DAN K. THOMASSON
WASHINGTON -- This is a cautionary tale.
In 1947, Gen. William "Wild Bill" Donovan proposed a new agency for gathering intelligence to replace the Office of Strategic Services that he had headed so successfully in helping win World War II. The legendary spymaster would have been the logical choice to lead an effort that would be at the forefront of the fight against communism throughout the Cold War.
But Donovan, a friend and ally of Franklin Roosevelt, was always held in some suspicion by Roosevelt's successor, Harry Truman. He never got the job, although men who had learned their craft under Donovan would play a major role in the early development of the new Central Intelligence Agency when Congress finally approved it. To make sure that Donovan was not going to be the first choice for the CIA, the White House leaked a story to the Chicago Tribune that Wild Bill had proposed a new approach to espionage that would include spying on Americans.
The story caused a huge furor in Congress and FBI Director J. Edgar Hoover lent his considerable opposition to the plan. Fearing privately that such an agency would trample on the authority of the bureau, he argued openly that its activities would threaten the constitutional rights of Americans. To save the situation, proponents agreed that the CIA would be precluded from conducting domestic operations, confining their activities to overseas intelligence operations. Hoover's agents would be granted the sole responsibility for homeland counterintelligence. Those two core provisions of the CIA's charter have guided the nation's espionage activities for better or worse ever since.
Consider this irony, however. In the current effort to keep terrorism at bay, the Justice Department has just completed new guidelines for the FBI that will permit its agents to do exactly what Hoover and others claimed would be the case with the CIA -- spy on Americans without the need to show probable cause, reaching into the private lives of citizens without any indication of suspicious activities. FBI agents now will be able with near impunity to use physical surveillance, hire informants and even disguise their identities in their effort to discover potential threats to national security.
The department defends this action by contending it is required if the FBI's new central mission of heading off terrorism before it occurs is to be successful. It is simply necessary, they say, if the bureau is to be come as the 9/11 Commission recommended "a more flexible and adept collector of information."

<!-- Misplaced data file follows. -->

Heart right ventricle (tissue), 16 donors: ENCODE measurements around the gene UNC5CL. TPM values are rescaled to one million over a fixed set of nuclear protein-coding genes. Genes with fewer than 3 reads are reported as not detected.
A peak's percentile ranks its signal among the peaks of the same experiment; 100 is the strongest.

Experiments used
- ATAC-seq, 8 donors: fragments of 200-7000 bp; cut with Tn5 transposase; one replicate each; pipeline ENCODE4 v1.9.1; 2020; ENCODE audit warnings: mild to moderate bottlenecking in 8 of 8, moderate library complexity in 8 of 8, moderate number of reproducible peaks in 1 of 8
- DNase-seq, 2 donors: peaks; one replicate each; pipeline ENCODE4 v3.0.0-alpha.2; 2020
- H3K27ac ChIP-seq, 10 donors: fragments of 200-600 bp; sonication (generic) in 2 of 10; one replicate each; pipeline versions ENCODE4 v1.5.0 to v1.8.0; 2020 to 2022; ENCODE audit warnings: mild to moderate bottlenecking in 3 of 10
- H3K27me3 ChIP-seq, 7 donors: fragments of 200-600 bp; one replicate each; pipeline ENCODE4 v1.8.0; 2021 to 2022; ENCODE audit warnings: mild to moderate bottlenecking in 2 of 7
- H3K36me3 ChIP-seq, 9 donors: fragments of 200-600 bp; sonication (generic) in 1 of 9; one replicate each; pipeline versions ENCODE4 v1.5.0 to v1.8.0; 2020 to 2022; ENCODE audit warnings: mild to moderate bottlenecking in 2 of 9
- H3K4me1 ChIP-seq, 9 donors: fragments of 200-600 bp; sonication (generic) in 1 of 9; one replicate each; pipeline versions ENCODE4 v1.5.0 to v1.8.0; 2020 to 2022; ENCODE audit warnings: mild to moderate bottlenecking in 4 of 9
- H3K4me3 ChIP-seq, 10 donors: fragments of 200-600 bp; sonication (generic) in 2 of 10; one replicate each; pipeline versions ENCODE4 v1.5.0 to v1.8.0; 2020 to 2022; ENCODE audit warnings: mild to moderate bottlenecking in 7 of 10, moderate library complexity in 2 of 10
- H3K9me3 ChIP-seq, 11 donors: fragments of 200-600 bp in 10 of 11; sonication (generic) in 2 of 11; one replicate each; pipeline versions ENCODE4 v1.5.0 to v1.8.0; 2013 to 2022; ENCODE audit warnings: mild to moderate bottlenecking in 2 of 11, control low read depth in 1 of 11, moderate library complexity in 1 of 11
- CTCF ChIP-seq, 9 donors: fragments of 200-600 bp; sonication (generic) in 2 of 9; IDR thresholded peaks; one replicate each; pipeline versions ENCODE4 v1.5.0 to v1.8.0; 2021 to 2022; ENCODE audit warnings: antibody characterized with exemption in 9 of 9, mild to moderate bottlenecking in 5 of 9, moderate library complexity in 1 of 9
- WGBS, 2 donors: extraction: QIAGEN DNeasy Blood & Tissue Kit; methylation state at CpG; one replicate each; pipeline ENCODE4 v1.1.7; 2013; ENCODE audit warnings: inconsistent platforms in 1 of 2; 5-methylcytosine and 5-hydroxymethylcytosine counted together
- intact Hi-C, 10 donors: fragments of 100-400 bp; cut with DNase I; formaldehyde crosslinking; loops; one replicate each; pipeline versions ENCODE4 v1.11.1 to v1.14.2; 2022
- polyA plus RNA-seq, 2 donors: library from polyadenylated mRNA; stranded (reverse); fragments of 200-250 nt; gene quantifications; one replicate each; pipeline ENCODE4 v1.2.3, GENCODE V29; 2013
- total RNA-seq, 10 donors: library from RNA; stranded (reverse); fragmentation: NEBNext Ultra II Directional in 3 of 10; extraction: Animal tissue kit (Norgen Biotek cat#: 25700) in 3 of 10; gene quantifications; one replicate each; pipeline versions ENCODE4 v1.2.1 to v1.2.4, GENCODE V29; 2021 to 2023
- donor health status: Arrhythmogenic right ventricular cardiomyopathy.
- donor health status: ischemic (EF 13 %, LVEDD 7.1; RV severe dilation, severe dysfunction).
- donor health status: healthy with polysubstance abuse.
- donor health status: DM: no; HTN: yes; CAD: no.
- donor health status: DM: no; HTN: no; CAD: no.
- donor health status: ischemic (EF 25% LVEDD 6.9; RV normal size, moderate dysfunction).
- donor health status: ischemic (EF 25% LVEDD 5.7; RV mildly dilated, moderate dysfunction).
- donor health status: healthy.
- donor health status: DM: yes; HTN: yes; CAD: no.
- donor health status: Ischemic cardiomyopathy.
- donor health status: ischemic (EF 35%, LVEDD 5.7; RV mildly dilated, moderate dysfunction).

This action seems designed to counter the bureau's reluctance to relinquish it traditional law enforcement function of investigating a crime after it has been committed, a culture that has slowed its anti-terrorism efforts. Fine. But in the process the department has provided an agency with a well-documented record of overreaching and other abuses with carte blanche authority to increase these questionable activities. It is a civil libertarian's worst dream, ripe with the possibility of political misuse and intimidation. Anyone who thinks this is not a real danger should not be in public office because he lives in a bubble of historic ignorance. That goes for Attorney General Michael Mukasey, who approved the guidelines.
During the era of civil rights and anti-Vietnam militancy, Hoover instituted a clandestine operation dubbed "Cointelpro" that was aimed among other things at proving protesters were receiving support from the nation's foreign enemies. It became a notorious, illegal intrusion on the civil rights of Americans. This clearly smacks of the same effort and could produce the same result.
One can only wonder what those who opposed Donovan and the creation of the CIA would say now. Some vulnerability to evil intentions probably is the price we pay for our liberty. It is one thing to be vigilant and quite another to use that as an excuse for trampling on our individual freedoms.
E-mail Dan K. Thomasson, former editor of the Scripps Howard News Service, at firstname.lastname@example.org.